On a weekend when there were more field goals than touchdowns in the NFL, the Boob thinks it is time to evaluate the place of kickers (both place and punters) in the NFL and college football.
So, over the next few weeks, the Boob will do a 60 Minutes-style expose on kickers (place and punters) breaking down each individual aspect of what they bring (or don’t bring) to the sport.
No one considers kickers (place and punters) real football players. Example 1 is shown above. Example 2 is shown below.
They don’t practice with the rest of the team.
They don’t even warm up with the rest of the team. Most don’t even run from the tunnel with their teammates at the start of the game or halftime. What says outcast more than that.
They don’t know how to throw the ball.
They don’t know how to tackle.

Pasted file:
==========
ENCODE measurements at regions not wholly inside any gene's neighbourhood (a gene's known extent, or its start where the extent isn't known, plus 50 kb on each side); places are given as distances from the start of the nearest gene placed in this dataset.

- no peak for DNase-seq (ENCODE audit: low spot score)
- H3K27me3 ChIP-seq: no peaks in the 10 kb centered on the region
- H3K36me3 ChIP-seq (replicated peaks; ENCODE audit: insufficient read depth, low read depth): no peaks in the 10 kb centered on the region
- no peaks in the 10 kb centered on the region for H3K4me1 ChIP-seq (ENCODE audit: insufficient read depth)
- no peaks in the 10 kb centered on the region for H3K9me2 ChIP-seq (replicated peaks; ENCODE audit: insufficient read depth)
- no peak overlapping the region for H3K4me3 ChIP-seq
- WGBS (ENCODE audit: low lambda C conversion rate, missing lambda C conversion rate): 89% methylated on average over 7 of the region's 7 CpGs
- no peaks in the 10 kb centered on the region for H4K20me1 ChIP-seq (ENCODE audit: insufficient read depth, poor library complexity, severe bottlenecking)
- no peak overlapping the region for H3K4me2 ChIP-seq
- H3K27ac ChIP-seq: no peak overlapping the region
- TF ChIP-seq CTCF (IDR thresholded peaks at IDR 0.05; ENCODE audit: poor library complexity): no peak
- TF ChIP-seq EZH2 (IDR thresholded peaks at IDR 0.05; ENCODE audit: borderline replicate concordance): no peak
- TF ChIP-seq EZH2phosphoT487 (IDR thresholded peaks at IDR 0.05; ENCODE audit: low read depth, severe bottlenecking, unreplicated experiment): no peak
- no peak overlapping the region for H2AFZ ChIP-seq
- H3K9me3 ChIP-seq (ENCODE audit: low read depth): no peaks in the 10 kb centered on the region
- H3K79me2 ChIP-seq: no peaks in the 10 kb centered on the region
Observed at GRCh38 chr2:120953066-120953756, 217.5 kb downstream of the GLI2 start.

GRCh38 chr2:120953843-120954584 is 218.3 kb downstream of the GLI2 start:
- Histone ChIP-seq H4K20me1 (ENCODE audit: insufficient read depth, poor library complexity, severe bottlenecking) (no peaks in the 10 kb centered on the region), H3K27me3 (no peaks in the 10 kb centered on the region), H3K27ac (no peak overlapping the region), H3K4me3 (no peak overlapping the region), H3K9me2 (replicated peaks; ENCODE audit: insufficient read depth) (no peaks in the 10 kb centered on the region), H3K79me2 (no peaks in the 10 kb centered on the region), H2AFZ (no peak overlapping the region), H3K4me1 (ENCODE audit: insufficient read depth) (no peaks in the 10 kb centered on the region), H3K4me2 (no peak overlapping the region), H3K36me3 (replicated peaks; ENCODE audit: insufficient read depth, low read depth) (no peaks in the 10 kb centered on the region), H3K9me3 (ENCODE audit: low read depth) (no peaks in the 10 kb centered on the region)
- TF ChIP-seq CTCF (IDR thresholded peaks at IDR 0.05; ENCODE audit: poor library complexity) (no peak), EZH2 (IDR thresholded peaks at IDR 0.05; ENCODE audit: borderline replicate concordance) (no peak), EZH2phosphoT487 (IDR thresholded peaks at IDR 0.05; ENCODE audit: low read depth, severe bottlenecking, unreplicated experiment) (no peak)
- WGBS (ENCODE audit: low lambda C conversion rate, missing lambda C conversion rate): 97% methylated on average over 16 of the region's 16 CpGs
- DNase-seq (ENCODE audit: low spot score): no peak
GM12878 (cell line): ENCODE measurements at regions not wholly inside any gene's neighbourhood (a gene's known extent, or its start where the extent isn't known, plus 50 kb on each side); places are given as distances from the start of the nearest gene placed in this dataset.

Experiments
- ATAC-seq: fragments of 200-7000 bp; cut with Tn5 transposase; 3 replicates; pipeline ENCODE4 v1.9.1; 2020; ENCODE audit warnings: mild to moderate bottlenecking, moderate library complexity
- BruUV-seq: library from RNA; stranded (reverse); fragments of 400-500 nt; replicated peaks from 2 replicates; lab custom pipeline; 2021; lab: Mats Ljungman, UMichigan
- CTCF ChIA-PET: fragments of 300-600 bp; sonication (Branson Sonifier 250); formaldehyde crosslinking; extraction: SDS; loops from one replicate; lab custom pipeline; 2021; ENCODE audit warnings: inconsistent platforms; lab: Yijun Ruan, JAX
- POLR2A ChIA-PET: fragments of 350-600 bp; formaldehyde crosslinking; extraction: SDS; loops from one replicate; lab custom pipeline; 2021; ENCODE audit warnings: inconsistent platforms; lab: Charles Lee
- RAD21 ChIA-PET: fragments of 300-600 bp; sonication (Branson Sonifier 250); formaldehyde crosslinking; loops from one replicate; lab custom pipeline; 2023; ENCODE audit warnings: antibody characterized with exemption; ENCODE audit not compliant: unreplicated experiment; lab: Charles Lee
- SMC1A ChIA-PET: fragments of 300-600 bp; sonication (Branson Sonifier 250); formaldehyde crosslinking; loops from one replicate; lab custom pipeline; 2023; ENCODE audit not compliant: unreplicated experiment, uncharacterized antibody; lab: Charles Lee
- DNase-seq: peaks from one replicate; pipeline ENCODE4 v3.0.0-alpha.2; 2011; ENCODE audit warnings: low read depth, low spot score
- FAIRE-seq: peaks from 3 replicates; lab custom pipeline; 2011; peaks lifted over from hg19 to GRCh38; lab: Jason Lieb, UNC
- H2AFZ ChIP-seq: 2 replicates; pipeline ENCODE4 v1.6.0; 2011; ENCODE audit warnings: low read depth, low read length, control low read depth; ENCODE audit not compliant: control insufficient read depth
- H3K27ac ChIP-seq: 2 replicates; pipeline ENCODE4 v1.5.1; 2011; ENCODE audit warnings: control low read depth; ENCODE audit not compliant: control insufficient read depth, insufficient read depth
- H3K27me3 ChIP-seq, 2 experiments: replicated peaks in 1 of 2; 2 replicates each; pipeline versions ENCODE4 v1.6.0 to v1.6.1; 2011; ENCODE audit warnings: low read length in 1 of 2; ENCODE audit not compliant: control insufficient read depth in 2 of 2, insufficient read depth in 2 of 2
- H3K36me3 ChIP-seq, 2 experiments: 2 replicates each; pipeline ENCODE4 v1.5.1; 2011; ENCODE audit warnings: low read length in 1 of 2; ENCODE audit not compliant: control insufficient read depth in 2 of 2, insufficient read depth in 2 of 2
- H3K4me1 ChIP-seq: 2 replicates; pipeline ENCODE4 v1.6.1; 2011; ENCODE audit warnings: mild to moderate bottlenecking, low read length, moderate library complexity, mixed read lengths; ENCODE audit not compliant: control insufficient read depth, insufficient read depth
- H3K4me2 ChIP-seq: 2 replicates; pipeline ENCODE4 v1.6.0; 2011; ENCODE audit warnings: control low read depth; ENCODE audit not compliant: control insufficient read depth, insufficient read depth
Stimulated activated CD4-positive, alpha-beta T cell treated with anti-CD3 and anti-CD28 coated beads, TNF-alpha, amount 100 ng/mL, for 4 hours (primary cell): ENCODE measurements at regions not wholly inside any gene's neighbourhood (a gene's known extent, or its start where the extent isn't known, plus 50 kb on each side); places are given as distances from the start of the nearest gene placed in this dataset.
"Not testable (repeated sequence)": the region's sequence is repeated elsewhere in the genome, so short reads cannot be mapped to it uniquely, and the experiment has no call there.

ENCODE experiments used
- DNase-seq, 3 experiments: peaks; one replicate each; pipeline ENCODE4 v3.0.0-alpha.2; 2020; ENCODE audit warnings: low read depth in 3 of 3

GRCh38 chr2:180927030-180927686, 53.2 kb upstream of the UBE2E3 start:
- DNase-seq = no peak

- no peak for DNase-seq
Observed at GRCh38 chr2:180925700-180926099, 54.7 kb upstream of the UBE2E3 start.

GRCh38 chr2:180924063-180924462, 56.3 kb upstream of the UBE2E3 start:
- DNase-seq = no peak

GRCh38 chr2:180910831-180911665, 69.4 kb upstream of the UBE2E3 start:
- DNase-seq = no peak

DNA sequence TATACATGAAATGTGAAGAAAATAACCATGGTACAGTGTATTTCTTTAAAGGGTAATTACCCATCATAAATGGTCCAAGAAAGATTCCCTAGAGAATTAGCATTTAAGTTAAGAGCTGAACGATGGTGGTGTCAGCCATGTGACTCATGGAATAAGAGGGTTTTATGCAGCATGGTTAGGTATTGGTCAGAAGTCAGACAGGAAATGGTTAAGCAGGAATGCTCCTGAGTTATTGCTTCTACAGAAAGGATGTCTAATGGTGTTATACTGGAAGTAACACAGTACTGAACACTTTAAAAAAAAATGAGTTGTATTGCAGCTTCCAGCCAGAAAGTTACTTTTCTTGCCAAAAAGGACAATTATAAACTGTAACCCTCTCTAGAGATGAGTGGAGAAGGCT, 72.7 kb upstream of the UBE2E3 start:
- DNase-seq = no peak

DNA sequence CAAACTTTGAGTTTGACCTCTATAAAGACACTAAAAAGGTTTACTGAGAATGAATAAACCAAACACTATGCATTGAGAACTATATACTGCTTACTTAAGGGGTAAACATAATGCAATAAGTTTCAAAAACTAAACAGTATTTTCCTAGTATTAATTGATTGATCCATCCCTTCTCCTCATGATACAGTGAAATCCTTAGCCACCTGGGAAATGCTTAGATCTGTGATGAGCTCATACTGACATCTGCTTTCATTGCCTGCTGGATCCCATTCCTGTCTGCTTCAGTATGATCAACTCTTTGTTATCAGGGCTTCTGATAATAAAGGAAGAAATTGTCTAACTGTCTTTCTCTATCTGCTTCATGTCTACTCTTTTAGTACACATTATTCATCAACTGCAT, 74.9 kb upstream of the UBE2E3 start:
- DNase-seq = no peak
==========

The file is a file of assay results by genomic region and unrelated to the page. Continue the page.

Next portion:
It’s the only position in the sport that has a career expectancy in the double digits. Just look at the ages of the two kickers for the New York Giants: Justin Feagle and John Carney, 42 and 44 respectively, if respect should even be given. This is a man’s game, not an old man’s game. (Below is a photo of Feagle and Carney in their rookie season.)
Kickers (place and punters) hold this archaic position that needs to be rendered to the past like field goals in the front of the end zone. By getting rid of kickers, football would also eliminate all remnants of soccer players from the field, which is something we can only hope for.
The only positive thing I say about kickers today is that at least they no longer wear the single bar facemask. Nothing signaled to the Boob that they were a huge pussies more than sporting the minimum requirement of protection in the most vital area because they rarely get hit.
If kickers were an aspect of football to be retired, the biggest problem for the sport would be there’s absolutely no longer a reason to call it football.
So until next week when the Boob breaks down the necessity or unnecessity for kickers on kickoffs, the Boob says, “Don’t be a Sports Douche!”